N.B. health officials confirm 11th case of measles in Saint John area
Health officials in New Brunswick have confirmed two more cases of measles in the Saint John area, bringing the total number of cases to 11.
The new cases were confirmed late Tuesday and are both linked to a previous confirmed case at Kennebecasis Valley High School.
On Friday, public health officials issued a directive that staff and students at the high school must receive a measles booster shot if they want to continue working and studying at the school.
The phone at a north end Saint John pharmacy is ringing off the hook as pharmacists are fielding call after call about the measles outbreak.
“We're mainly, I think, receiving phone calls, and lots of them, with people that are concerned and trying to get information on whether they should be vaccinated,” said pharmacist Ryan Kennedy.
As of Monday, more than 950 students and staff had been given the vaccine, and it was still available to the final few people who had not received it.
The New Brunswick government says measles can be prevented with a vaccine and that most people are protected after two doses of the vaccine. In New Brunswick, the vaccine that protects against measles, mumps, rubella and varicella is free of charge for babies aged 12 and 18 months.
Dr. Jennifer Russell, New Brunswick’s chief medical officer of health, says over 2,000 people may have come into contact with one or more of the 11 confirmed cases.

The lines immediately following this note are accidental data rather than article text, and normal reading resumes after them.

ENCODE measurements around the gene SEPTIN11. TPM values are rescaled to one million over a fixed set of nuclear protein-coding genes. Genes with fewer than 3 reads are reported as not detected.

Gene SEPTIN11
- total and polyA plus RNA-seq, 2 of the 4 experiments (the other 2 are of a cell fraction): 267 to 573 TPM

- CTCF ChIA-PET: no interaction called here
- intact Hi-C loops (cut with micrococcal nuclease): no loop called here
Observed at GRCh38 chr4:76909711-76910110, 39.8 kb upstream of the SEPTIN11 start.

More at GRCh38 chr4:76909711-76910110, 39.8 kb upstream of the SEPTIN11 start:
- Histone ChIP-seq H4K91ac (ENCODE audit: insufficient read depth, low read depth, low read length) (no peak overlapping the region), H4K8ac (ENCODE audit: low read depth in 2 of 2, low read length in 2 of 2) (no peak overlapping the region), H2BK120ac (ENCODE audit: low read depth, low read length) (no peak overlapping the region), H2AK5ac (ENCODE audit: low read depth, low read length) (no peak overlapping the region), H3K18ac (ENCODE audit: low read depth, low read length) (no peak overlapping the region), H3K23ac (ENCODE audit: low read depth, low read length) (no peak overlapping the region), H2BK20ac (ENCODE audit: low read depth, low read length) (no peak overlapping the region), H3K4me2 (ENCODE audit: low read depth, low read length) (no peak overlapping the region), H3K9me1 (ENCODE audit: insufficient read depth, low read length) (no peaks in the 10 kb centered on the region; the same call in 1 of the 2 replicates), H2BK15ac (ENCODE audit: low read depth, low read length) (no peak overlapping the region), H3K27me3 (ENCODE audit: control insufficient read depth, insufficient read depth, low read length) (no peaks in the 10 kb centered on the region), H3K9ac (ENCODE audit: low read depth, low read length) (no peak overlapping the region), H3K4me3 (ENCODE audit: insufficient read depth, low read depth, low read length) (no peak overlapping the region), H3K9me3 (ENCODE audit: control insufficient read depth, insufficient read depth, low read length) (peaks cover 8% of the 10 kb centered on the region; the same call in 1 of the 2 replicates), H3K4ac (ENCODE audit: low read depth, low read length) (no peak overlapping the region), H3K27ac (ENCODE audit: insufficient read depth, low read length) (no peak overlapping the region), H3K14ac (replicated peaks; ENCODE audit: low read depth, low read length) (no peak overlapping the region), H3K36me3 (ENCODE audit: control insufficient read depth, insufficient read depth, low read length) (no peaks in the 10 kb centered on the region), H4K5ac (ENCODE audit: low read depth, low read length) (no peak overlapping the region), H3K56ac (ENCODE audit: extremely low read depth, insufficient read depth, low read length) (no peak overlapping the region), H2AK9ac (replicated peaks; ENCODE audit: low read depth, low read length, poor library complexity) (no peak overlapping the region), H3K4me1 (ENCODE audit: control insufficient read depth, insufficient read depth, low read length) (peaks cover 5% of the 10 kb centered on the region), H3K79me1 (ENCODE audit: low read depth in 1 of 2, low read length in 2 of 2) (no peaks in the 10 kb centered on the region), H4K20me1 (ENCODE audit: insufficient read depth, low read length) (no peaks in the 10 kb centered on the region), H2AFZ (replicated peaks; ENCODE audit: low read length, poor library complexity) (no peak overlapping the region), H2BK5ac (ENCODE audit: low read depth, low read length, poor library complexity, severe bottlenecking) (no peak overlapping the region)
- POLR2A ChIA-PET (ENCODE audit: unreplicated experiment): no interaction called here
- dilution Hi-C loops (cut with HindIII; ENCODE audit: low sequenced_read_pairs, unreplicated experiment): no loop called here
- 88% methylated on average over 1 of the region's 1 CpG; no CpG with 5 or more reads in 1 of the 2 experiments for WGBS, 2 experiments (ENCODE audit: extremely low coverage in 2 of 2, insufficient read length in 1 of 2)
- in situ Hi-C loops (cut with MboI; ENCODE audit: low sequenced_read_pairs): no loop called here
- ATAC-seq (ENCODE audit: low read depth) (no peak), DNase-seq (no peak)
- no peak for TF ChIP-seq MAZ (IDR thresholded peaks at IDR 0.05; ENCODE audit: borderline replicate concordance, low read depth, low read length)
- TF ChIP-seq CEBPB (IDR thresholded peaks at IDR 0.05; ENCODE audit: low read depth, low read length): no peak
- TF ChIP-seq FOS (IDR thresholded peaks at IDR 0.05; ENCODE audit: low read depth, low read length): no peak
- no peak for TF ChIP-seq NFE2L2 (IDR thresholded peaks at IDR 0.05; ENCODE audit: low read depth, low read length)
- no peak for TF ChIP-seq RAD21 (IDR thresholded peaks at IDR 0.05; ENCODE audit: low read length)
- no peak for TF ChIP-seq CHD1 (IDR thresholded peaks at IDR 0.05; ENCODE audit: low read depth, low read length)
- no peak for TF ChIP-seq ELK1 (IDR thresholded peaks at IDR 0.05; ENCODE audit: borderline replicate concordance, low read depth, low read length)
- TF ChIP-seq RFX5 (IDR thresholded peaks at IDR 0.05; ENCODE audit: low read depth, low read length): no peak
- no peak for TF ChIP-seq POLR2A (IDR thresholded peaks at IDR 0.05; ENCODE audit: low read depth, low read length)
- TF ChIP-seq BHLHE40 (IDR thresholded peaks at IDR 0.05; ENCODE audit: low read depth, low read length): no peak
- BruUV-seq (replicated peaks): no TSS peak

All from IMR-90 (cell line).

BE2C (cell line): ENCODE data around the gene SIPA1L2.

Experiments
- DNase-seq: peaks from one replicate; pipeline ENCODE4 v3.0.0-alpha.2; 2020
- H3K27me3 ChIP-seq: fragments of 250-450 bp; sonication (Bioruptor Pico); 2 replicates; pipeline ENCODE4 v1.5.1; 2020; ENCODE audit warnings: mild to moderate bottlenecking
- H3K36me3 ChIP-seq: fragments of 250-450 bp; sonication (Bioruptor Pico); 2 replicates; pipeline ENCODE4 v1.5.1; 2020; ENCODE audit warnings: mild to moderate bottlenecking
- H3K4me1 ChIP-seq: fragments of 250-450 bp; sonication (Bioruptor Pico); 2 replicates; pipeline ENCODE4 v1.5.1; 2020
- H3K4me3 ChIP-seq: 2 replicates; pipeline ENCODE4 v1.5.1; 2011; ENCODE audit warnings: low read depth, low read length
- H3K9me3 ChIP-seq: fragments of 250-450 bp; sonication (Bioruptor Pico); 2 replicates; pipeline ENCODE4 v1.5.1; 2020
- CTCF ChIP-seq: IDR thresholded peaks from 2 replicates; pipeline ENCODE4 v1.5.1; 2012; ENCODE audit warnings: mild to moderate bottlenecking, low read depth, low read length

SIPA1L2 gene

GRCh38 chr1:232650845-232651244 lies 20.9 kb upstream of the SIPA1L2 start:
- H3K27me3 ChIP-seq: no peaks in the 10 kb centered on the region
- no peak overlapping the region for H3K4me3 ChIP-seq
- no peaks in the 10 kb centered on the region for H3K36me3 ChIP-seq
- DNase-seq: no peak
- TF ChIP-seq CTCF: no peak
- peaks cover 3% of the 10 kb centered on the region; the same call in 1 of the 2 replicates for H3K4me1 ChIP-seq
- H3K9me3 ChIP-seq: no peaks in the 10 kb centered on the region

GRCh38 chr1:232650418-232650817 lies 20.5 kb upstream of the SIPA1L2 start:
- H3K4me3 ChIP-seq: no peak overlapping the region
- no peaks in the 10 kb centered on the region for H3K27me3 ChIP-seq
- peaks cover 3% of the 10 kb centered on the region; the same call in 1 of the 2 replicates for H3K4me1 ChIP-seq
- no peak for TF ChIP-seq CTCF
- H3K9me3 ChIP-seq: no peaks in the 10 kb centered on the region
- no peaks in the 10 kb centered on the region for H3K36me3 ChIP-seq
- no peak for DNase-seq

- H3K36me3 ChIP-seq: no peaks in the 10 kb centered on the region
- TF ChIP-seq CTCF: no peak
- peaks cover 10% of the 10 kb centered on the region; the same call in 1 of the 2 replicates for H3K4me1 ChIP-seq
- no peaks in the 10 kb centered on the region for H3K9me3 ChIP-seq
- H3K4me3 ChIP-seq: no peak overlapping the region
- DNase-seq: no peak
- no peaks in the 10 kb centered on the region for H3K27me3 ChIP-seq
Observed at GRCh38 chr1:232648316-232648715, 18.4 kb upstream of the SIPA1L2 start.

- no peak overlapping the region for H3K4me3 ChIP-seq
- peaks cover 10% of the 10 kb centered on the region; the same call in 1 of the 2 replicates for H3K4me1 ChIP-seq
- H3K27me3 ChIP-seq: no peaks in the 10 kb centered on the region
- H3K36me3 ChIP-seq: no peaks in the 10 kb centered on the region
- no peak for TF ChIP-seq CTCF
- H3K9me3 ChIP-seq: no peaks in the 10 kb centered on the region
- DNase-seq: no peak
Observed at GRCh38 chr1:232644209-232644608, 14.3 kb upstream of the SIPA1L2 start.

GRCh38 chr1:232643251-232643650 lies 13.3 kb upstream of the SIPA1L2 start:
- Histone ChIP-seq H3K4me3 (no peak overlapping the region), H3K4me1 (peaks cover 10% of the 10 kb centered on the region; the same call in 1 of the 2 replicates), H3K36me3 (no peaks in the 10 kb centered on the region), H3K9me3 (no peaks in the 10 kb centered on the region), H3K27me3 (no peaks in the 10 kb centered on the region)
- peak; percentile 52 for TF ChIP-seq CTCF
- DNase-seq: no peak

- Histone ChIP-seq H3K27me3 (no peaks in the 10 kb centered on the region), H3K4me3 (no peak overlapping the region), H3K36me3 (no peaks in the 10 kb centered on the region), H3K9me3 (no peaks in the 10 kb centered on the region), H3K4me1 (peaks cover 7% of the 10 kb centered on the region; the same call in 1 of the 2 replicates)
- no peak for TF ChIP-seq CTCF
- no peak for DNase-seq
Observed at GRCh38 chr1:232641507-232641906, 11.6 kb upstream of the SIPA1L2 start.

“We are currently addressing all of the contacts of all the confirmed cases by offering immunization in that 72-hour window when it is effective,” Russell said.
The measles virus is transmitted through the air or by direct contact with an infected person. Measles can be more severe in adults and infants and can lead to complications.
Early symptoms of the virus may include fever, cough or tiny white spots in the mouth.
Within three to seven days, a red rash will appear, first on the face and then spreading to the body, arms and legs.
Health officials are asking anyone who has these symptoms to call ahead before visiting their doctor or emergency room, so that necessary measures can be put into place to prevent the spread to others.
Public health doesn't provide pharmacies with the MMR vaccine, Kennedy says they can help if they're called on.
“I think that there is a chance that if they determine that more widespread vaccination is needed that they'll get us involved, but for the time being, that's not the case,” Kennedy said.
Public health says they're asking anyone who came into contact with the affected people to stay at home and watch for symptoms.
District school officials have also cancelled a number of planned out-of-province class trips at two other schools in the district as a result of the measles outbreak.
About 150 Grade 8 students at Rothesay Park and Harry Miller Middle schools won't be visiting Quebec City as planned.
In a statement, the school district says it was decided not to take an unnecessary risk.
“The schools are working with the tour provider who is still in the process of cancelling venues, accommodations and transportation. While we understand that our families and students are disappointed, families have been largely cooperative, and many parents have already reached out to the schools to offer suggestions and help in arranging alternate activities for the students."
Health officials reiterated that the best way to protect yourself and others against measles is by being vaccinated.
With files from CTV Atlantic's Laura Lyall and The Canadian Press